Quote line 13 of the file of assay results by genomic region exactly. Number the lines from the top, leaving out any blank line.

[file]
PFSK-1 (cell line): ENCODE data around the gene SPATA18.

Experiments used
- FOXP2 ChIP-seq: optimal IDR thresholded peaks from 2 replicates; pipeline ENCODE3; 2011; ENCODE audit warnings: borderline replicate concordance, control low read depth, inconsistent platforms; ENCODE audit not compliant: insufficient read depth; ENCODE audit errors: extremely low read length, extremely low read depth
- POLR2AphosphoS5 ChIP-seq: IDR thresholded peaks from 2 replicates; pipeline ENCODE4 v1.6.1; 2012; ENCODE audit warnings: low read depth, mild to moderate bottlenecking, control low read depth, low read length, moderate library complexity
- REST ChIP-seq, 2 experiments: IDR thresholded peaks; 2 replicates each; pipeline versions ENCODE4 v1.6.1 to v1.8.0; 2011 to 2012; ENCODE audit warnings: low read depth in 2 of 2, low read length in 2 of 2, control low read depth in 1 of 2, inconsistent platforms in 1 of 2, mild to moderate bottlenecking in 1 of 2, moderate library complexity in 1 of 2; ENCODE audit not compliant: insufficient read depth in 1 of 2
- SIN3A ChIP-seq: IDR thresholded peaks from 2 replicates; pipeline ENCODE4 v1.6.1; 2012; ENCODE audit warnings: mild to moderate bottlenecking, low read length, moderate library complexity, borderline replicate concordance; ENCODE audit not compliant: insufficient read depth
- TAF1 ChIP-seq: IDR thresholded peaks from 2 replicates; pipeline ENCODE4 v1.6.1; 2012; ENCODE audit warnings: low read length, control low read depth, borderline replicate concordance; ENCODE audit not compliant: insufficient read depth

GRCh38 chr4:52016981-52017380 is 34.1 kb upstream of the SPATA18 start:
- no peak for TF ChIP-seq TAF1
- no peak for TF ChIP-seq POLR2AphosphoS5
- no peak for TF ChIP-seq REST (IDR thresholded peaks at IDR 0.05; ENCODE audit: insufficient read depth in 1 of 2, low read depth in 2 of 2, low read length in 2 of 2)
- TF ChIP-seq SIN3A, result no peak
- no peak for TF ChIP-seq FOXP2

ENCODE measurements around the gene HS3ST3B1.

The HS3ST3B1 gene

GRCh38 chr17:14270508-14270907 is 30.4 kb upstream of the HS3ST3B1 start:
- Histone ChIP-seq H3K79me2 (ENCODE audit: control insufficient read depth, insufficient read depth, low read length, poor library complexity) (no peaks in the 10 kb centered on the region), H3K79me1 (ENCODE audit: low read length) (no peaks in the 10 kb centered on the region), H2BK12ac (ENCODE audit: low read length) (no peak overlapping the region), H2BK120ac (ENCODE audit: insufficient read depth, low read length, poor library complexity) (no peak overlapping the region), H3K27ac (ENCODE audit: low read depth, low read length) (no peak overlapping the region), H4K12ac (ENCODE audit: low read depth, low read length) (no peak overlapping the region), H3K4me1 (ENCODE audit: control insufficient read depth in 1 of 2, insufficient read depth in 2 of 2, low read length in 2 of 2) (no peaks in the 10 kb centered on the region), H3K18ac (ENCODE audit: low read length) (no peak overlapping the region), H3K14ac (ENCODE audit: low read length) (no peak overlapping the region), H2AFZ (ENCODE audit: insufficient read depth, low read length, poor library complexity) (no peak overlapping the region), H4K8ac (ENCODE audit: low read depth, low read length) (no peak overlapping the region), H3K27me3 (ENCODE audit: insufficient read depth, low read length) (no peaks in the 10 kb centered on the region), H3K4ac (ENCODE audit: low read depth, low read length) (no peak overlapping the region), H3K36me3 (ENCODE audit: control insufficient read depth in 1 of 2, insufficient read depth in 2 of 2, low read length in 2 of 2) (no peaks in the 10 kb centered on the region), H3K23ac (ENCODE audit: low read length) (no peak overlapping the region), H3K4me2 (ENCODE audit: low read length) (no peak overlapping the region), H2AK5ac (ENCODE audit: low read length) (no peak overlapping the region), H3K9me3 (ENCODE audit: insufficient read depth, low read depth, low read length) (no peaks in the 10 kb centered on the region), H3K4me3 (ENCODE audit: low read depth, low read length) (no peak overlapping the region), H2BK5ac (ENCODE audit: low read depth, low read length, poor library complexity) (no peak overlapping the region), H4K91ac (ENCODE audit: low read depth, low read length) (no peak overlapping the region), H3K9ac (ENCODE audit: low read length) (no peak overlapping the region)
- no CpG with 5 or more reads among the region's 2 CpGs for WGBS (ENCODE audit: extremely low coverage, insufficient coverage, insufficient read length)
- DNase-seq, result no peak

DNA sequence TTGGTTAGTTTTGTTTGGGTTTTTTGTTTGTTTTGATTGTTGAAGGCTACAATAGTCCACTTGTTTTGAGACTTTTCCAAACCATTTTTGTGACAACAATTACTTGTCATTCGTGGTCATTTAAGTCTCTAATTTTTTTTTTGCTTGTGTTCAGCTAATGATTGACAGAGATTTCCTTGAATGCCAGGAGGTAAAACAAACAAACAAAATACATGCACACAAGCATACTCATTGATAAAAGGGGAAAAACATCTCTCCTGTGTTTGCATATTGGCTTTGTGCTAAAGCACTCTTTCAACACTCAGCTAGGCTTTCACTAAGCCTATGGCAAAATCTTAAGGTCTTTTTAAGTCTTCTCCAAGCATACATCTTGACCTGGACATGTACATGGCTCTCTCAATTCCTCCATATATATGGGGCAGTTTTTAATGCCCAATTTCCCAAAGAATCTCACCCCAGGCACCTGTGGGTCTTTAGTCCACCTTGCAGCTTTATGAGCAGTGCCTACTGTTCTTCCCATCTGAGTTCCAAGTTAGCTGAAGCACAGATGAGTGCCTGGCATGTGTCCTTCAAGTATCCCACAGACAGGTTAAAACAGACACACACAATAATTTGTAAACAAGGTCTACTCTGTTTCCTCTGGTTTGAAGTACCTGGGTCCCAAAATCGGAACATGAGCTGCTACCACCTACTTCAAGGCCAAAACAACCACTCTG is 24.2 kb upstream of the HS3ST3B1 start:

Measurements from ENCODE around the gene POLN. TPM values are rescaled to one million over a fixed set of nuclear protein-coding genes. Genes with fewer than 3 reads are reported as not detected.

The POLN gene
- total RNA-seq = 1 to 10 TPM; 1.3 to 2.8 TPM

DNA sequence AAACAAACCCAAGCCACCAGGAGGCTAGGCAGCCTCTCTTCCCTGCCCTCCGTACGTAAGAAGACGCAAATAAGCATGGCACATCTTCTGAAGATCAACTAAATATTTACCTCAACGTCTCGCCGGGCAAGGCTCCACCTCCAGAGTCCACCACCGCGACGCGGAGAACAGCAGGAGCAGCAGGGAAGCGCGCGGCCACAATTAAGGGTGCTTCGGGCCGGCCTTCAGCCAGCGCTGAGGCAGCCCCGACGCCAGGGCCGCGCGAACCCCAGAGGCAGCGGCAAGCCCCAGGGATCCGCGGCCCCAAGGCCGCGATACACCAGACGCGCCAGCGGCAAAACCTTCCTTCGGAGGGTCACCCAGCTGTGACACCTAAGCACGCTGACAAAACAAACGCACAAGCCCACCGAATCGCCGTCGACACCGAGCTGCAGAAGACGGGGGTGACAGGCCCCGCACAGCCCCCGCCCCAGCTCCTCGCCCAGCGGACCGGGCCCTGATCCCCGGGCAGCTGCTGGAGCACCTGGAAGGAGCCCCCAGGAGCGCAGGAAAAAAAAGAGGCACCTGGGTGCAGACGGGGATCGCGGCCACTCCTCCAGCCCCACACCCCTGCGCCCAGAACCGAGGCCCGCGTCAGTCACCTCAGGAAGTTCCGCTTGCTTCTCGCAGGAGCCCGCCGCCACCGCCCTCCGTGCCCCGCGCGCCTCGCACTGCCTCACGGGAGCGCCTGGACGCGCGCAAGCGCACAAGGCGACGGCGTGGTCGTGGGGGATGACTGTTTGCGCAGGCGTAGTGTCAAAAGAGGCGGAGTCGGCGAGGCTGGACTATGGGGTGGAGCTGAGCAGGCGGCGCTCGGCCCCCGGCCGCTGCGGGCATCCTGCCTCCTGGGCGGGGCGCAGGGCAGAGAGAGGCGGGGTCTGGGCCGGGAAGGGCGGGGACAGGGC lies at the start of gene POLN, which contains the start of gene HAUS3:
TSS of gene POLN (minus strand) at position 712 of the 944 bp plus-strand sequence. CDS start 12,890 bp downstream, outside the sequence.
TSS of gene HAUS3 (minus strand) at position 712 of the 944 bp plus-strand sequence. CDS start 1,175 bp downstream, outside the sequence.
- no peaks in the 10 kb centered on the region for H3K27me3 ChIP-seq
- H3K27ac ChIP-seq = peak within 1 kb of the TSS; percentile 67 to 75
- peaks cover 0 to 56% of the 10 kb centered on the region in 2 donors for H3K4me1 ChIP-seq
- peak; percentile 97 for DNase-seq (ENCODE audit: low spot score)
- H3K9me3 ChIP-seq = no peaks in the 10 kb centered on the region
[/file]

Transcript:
- no peak for TF ChIP-seq FOXP2